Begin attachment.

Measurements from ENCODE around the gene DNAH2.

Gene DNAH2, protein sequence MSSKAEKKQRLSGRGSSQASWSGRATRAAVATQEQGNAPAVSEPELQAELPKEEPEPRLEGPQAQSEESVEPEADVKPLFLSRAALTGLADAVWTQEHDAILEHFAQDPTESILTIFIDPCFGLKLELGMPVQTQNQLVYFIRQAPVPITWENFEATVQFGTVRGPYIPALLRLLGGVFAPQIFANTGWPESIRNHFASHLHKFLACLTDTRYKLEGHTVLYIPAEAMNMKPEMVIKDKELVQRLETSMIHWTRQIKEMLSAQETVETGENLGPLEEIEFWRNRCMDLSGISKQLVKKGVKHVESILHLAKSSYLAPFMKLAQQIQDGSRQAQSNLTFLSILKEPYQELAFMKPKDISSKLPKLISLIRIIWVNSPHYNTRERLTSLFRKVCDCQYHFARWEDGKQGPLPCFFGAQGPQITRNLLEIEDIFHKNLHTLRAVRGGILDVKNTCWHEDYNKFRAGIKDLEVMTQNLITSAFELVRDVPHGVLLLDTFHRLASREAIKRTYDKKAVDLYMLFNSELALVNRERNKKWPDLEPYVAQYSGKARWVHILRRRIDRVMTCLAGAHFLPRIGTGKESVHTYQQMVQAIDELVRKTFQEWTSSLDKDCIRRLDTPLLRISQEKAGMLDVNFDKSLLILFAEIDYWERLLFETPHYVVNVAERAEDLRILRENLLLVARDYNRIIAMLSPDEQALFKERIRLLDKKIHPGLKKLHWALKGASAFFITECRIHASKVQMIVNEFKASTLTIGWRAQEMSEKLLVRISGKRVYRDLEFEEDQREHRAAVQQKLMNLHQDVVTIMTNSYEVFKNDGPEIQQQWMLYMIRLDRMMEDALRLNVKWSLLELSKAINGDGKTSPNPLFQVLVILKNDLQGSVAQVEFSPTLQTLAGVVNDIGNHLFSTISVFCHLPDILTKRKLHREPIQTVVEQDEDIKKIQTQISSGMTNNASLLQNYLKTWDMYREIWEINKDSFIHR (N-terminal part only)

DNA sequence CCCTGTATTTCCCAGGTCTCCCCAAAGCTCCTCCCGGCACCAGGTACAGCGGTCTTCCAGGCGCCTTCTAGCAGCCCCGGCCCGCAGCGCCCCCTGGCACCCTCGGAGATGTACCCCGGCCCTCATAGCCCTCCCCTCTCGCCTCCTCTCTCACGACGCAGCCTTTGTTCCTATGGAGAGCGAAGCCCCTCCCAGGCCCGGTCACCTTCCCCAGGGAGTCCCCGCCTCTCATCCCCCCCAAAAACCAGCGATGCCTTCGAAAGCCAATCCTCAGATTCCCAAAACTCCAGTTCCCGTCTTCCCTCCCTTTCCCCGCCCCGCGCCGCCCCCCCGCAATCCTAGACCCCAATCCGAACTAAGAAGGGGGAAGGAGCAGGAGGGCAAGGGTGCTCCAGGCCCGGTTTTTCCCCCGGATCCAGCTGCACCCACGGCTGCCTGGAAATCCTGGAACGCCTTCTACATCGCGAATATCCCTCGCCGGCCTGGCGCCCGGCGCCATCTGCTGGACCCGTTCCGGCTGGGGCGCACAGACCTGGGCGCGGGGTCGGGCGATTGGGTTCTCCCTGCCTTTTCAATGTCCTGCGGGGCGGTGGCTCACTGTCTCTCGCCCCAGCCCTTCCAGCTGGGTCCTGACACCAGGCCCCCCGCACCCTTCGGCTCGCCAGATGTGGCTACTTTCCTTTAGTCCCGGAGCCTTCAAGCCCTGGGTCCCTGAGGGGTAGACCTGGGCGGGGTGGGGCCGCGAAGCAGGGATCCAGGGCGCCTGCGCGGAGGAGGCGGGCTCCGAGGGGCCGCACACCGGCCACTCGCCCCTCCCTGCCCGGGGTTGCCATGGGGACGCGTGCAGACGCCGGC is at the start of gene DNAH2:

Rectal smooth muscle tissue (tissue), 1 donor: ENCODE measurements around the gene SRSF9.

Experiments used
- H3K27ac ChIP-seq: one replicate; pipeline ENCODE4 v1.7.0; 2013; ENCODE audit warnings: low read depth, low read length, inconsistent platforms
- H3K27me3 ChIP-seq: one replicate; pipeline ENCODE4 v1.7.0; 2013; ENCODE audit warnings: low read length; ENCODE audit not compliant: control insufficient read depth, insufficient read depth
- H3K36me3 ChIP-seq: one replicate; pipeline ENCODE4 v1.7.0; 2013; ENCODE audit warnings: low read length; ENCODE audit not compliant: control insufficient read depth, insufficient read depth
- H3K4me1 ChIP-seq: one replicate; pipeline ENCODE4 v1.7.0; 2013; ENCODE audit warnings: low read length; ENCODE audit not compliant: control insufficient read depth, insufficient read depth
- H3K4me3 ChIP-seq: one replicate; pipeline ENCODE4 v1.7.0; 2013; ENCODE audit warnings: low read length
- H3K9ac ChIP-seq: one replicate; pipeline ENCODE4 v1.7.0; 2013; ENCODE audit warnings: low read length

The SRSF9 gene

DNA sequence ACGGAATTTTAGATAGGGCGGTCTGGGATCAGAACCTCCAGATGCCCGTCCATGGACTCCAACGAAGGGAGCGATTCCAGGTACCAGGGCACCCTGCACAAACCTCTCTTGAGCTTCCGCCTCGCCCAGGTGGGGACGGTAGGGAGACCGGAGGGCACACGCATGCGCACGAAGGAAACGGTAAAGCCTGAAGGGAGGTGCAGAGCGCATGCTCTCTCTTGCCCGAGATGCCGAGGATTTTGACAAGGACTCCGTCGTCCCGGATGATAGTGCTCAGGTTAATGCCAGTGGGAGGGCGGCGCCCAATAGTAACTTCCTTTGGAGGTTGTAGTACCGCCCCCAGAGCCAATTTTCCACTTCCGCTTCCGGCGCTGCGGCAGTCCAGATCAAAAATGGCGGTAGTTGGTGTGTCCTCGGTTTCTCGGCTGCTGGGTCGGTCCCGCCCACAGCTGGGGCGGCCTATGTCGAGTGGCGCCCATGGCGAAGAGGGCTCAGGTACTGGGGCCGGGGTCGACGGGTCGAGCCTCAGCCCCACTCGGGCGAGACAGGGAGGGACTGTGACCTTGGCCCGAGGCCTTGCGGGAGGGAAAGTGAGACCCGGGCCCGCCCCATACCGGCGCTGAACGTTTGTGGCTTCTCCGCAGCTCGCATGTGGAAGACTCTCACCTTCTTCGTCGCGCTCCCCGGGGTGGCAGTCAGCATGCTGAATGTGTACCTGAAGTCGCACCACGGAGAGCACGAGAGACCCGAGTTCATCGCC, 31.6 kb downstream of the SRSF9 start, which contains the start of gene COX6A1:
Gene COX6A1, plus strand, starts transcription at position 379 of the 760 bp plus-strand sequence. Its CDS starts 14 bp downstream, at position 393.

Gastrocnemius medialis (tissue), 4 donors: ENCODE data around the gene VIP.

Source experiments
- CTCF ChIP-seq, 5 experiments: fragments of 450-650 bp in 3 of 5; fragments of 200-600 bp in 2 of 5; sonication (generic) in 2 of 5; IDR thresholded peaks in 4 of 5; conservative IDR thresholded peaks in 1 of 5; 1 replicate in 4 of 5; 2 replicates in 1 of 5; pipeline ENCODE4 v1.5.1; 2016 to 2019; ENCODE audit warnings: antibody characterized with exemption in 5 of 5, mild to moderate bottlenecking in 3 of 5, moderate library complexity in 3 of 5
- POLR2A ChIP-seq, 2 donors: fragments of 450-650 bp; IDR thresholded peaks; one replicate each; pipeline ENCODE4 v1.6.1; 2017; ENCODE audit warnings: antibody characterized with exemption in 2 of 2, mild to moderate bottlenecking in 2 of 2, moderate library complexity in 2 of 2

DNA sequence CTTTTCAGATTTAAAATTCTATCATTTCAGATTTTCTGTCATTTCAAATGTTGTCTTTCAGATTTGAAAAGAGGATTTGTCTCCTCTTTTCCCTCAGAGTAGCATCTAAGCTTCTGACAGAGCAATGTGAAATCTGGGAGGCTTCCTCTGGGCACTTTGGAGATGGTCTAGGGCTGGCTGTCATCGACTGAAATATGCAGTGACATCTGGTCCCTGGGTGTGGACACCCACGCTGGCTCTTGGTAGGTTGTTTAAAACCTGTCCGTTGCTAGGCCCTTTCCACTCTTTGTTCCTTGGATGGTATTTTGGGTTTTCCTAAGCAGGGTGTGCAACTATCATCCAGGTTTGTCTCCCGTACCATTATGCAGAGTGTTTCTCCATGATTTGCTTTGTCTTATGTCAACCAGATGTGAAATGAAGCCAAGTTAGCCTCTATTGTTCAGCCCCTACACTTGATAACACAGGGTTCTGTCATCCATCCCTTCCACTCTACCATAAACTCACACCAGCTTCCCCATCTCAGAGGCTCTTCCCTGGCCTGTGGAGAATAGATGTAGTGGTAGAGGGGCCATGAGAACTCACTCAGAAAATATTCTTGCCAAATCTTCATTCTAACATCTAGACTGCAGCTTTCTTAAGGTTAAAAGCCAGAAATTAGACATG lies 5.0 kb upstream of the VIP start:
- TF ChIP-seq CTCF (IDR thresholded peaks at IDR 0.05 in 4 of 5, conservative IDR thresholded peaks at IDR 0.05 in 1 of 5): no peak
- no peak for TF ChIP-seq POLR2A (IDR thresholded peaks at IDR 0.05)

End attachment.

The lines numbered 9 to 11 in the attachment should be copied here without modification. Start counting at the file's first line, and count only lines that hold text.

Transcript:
- H3K4me1 ChIP-seq: one replicate; pipeline ENCODE4 v1.7.0; 2013; ENCODE audit warnings: low read length; ENCODE audit not compliant: control insufficient read depth, insufficient read depth
- H3K4me3 ChIP-seq: one replicate; pipeline ENCODE4 v1.7.0; 2013; ENCODE audit warnings: low read length
- H3K9ac ChIP-seq: one replicate; pipeline ENCODE4 v1.7.0; 2013; ENCODE audit warnings: low read length